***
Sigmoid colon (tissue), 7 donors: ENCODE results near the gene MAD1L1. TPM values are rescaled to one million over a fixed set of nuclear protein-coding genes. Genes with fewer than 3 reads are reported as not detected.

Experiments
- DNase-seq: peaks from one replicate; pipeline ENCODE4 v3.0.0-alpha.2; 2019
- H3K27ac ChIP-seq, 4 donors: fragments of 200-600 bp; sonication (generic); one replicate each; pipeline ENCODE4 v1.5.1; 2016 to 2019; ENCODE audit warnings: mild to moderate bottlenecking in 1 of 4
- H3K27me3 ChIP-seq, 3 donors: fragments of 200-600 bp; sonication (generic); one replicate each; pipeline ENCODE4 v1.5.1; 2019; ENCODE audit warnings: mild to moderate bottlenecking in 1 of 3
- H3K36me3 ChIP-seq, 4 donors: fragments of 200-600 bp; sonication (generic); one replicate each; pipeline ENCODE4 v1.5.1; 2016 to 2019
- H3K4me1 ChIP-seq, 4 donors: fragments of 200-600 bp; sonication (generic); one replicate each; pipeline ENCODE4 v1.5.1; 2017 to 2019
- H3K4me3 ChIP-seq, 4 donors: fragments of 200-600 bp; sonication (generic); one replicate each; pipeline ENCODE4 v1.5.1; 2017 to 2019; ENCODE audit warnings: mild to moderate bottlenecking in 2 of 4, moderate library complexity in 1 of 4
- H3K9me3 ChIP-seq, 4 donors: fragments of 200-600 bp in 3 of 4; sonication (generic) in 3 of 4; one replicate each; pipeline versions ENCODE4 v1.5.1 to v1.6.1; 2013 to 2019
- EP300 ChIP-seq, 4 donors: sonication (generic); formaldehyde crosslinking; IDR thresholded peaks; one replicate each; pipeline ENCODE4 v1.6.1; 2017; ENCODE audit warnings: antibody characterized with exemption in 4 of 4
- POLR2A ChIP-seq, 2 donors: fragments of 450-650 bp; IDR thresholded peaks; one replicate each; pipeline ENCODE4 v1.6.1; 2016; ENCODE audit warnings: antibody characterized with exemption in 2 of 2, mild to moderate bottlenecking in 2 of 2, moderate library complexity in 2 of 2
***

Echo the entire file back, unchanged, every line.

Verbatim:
Sigmoid colon (tissue), 7 donors: ENCODE results near the gene MAD1L1. TPM values are rescaled to one million over a fixed set of nuclear protein-coding genes. Genes with fewer than 3 reads are reported as not detected.

Experiments
- DNase-seq: peaks from one replicate; pipeline ENCODE4 v3.0.0-alpha.2; 2019
- H3K27ac ChIP-seq, 4 donors: fragments of 200-600 bp; sonication (generic); one replicate each; pipeline ENCODE4 v1.5.1; 2016 to 2019; ENCODE audit warnings: mild to moderate bottlenecking in 1 of 4
- H3K27me3 ChIP-seq, 3 donors: fragments of 200-600 bp; sonication (generic); one replicate each; pipeline ENCODE4 v1.5.1; 2019; ENCODE audit warnings: mild to moderate bottlenecking in 1 of 3
- H3K36me3 ChIP-seq, 4 donors: fragments of 200-600 bp; sonication (generic); one replicate each; pipeline ENCODE4 v1.5.1; 2016 to 2019
- H3K4me1 ChIP-seq, 4 donors: fragments of 200-600 bp; sonication (generic); one replicate each; pipeline ENCODE4 v1.5.1; 2017 to 2019
- H3K4me3 ChIP-seq, 4 donors: fragments of 200-600 bp; sonication (generic); one replicate each; pipeline ENCODE4 v1.5.1; 2017 to 2019; ENCODE audit warnings: mild to moderate bottlenecking in 2 of 4, moderate library complexity in 1 of 4
- H3K9me3 ChIP-seq, 4 donors: fragments of 200-600 bp in 3 of 4; sonication (generic) in 3 of 4; one replicate each; pipeline versions ENCODE4 v1.5.1 to v1.6.1; 2013 to 2019
- EP300 ChIP-seq, 4 donors: sonication (generic); formaldehyde crosslinking; IDR thresholded peaks; one replicate each; pipeline ENCODE4 v1.6.1; 2017; ENCODE audit warnings: antibody characterized with exemption in 4 of 4
- POLR2A ChIP-seq, 2 donors: fragments of 450-650 bp; IDR thresholded peaks; one replicate each; pipeline ENCODE4 v1.6.1; 2016; ENCODE audit warnings: antibody characterized with exemption in 2 of 2, mild to moderate bottlenecking in 2 of 2, moderate library complexity in 2 of 2